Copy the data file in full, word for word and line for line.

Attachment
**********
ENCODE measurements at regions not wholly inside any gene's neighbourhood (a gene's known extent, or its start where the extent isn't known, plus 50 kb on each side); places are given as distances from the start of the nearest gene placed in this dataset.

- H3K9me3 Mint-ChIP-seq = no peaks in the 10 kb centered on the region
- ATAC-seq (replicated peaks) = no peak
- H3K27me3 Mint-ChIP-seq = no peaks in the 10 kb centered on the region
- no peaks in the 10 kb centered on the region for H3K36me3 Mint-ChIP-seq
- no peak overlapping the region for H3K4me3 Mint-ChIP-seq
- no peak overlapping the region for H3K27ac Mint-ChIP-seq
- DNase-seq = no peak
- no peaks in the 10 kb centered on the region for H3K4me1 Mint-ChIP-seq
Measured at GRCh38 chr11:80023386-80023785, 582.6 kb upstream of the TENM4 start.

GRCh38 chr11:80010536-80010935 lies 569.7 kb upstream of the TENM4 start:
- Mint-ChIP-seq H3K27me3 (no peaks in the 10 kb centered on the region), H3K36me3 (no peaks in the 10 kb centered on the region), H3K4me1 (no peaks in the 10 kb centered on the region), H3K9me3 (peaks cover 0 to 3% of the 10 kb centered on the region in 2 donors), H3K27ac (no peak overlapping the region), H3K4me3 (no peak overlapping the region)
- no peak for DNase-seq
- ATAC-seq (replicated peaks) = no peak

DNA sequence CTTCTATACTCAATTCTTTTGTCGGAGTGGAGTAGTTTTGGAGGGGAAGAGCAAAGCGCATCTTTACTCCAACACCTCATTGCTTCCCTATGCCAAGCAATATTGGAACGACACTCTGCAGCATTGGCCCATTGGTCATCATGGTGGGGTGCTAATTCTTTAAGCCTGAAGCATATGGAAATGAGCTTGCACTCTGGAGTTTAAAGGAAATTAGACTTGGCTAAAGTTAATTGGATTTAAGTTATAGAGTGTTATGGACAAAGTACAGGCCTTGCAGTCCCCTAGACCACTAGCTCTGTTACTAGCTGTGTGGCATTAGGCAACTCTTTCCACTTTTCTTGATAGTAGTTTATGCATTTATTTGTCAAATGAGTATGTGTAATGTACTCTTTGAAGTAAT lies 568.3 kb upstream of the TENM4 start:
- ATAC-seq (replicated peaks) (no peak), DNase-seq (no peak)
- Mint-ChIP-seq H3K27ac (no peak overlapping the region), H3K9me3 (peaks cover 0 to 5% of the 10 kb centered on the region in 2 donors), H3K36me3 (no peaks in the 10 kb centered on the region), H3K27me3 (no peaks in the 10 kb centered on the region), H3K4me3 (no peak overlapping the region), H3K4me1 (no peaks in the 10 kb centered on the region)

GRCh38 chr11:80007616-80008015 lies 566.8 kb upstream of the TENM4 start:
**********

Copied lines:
ENCODE measurements at regions not wholly inside any gene's neighbourhood (a gene's known extent, or its start where the extent isn't known, plus 50 kb on each side); places are given as distances from the start of the nearest gene placed in this dataset.

- H3K9me3 Mint-ChIP-seq = no peaks in the 10 kb centered on the region
- ATAC-seq (replicated peaks) = no peak
- H3K27me3 Mint-ChIP-seq = no peaks in the 10 kb centered on the region
- no peaks in the 10 kb centered on the region for H3K36me3 Mint-ChIP-seq
- no peak overlapping the region for H3K4me3 Mint-ChIP-seq
- no peak overlapping the region for H3K27ac Mint-ChIP-seq
- DNase-seq = no peak
- no peaks in the 10 kb centered on the region for H3K4me1 Mint-ChIP-seq
Measured at GRCh38 chr11:80023386-80023785, 582.6 kb upstream of the TENM4 start.

GRCh38 chr11:80010536-80010935 lies 569.7 kb upstream of the TENM4 start:
- Mint-ChIP-seq H3K27me3 (no peaks in the 10 kb centered on the region), H3K36me3 (no peaks in the 10 kb centered on the region), H3K4me1 (no peaks in the 10 kb centered on the region), H3K9me3 (peaks cover 0 to 3% of the 10 kb centered on the region in 2 donors), H3K27ac (no peak overlapping the region), H3K4me3 (no peak overlapping the region)
- no peak for DNase-seq
- ATAC-seq (replicated peaks) = no peak

DNA sequence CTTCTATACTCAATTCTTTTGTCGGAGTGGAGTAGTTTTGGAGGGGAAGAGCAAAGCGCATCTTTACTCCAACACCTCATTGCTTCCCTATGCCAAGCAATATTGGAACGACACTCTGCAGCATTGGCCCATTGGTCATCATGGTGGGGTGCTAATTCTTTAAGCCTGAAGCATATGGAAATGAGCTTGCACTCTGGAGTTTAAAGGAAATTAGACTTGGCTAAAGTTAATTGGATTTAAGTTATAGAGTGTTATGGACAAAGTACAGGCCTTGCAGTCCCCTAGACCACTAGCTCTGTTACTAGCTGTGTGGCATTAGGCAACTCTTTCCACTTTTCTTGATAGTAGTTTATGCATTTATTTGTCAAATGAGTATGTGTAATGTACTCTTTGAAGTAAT lies 568.3 kb upstream of the TENM4 start:
- ATAC-seq (replicated peaks) (no peak), DNase-seq (no peak)
- Mint-ChIP-seq H3K27ac (no peak overlapping the region), H3K9me3 (peaks cover 0 to 5% of the 10 kb centered on the region in 2 donors), H3K36me3 (no peaks in the 10 kb centered on the region), H3K27me3 (no peaks in the 10 kb centered on the region), H3K4me3 (no peak overlapping the region), H3K4me1 (no peaks in the 10 kb centered on the region)

GRCh38 chr11:80007616-80008015 lies 566.8 kb upstream of the TENM4 start: